Please use this identifier to cite or link to this item: https://ahro.austin.org.au/austinjspui/handle/1/25151
Title: Efficacy and safety profile of calcineurin inhibitor salvage therapy in autoimmune hepatitis.
Austin Authors: Roberts, Stuart K;Strasser, Simone I;Nicoll, Amanda J;Kemp, William;Majeed, Ammar;Mitchell, Joanne;Stuart, Katherine;Gow, Paul J ;Sood, Siddharth ;MacQuillan, Gerry;George, Jacob;Mitchell, Jonathan;McCaughan, Geoffrey W
Affiliation: Storr Liver Centre, Westmead Institute for Medical Research, Westmead Hospital, Sydney, Australia
Centenary Research Institute, Sydney, Australia
Sunshine Coast General Hospital, Nambour, Australia
The Alfred Hospital, Melbourne, Australia
Monash University, Melbourne, Australia
Eastern Health, Melbourne, Australia
Sir Charles Gairdner Hospital, Perth, Australia
Royal Prince Alfred Hospital, Sydney, Australia
University of Sydney, Sydney, Australia
Royal Melbourne Hospital, Melbourne, Australia
Austin Health
Princess Alexandra Hospital, Brisbane, Australia
Issue Date: 17-Oct-2020
metadata.dc.date: 2020-10-17
Publication information: Scandinavian Journal of Gastroenterology 2020; online first: 17 October
Abstract: As data is limited on the outcomes of calcineurin inhibitors (CNI) in autoimmune hepatitis (AIH), we evaluated the efficacy and safety of CNI in AIH patients who failed prior treatment(s). A retrospective study was performed of AIH patients who received cyclosporine A (CsA) and/or tacrolimus (TAC) after prior treatment(s) failure. Records were reviewed for baseline demographic and clinical characteristics, and treatment outcomes. The primary outcome was biochemical remission. Results: Thirty-three AIH patients received CNI across seven liver centers:17 received CsA, 21 TAC and 5 TAC after CsA failure/intolerance. 82% received CNI for an insufficient response to treatment(s). Overall, 48% of CNI treated patients achieved biochemical remission including 41% in prior non-responders and 83% in treatment intolerant patients. Remission rates with CNI as second-line and third-line therapy were 63% and 29% respectively. There were no baseline predictors of response to CNI on multivariate analysis. Eighteen (55%) patients developed significant side effects and 8 (24%) discontinued due to intolerance. Three patients required liver transplantation for decompensated cirrhosis and 6 patients died including one from malignancy possibly related to CNI. CNI salvage therapy is well tolerated and moderately effective achieving remission in around 50% of AIH who failed standard therapy.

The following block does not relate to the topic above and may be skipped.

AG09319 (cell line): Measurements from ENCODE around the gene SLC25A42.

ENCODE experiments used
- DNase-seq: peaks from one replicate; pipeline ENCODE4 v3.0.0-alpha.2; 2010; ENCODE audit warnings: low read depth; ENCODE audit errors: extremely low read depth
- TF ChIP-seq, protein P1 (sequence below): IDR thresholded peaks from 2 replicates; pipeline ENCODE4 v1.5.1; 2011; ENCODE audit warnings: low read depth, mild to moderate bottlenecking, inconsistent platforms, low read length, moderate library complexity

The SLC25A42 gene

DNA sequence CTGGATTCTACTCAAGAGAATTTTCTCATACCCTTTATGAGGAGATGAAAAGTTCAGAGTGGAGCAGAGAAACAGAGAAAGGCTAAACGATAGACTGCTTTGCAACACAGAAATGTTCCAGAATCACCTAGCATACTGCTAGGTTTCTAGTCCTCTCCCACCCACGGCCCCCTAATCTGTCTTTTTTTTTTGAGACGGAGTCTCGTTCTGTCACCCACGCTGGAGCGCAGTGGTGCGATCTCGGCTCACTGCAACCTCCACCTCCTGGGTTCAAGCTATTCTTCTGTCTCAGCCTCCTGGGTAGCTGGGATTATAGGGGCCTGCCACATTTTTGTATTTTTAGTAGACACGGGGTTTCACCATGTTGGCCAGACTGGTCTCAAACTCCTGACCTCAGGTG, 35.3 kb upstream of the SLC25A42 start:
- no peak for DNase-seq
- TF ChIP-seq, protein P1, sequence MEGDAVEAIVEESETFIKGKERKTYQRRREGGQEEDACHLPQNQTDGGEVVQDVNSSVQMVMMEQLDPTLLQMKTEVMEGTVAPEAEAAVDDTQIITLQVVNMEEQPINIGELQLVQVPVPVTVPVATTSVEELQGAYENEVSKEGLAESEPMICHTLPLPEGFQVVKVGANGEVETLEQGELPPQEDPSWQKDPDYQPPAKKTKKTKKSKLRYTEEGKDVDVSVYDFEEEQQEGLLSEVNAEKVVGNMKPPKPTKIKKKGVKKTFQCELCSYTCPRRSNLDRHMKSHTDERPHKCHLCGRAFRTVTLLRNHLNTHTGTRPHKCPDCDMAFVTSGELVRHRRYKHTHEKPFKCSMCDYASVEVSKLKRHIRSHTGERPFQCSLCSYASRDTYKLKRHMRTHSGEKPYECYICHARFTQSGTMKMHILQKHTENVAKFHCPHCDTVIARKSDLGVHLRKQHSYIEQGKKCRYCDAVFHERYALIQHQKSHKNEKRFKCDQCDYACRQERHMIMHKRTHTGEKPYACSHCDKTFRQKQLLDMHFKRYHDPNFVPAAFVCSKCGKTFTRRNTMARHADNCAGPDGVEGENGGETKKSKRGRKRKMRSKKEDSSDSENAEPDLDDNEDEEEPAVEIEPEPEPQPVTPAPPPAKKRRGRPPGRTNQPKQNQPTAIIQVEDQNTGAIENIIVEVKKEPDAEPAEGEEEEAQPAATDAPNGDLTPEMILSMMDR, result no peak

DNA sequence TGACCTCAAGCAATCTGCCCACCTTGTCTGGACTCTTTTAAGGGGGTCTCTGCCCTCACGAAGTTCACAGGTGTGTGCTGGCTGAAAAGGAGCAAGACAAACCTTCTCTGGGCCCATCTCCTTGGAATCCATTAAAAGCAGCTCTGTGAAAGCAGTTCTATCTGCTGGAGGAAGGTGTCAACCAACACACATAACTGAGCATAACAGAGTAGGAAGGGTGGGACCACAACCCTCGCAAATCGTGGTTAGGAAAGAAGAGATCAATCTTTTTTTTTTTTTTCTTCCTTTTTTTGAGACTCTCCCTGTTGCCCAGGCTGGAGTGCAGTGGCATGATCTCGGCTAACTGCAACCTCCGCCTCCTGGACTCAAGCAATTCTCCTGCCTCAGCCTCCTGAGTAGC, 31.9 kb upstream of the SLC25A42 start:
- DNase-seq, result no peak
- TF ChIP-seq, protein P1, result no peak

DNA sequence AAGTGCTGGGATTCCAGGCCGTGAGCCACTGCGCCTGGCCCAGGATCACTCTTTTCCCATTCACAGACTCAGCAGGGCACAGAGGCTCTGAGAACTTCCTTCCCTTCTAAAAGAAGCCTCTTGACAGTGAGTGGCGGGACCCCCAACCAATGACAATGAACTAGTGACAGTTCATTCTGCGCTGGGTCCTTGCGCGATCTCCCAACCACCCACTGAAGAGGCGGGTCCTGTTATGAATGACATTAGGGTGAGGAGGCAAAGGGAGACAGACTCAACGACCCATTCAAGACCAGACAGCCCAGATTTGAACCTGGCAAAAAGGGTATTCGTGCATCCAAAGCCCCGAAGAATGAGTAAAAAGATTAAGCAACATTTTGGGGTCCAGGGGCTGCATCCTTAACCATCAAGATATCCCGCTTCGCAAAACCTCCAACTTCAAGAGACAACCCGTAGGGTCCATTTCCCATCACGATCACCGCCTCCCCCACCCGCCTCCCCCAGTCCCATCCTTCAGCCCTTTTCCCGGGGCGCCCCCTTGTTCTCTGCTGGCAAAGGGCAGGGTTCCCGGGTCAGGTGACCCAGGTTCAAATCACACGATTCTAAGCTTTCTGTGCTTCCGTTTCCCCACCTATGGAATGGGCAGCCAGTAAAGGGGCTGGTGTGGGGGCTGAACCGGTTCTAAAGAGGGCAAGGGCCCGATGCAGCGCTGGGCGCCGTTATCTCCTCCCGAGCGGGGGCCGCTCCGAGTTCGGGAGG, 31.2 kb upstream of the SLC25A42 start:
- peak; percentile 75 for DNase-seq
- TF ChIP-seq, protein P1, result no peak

URI: https://ahro.austin.org.au/austinjspui/handle/1/25151
DOI: 10.1080/00365521.2020.1821764
PubMed URL: 33070650
Type: Journal Article
Subjects: Tacrolimus
autoimmune hepatitis
cirrhosis
cyclosporine
refractory immunosuppression
remission
response
Appears in Collections:Journal articles

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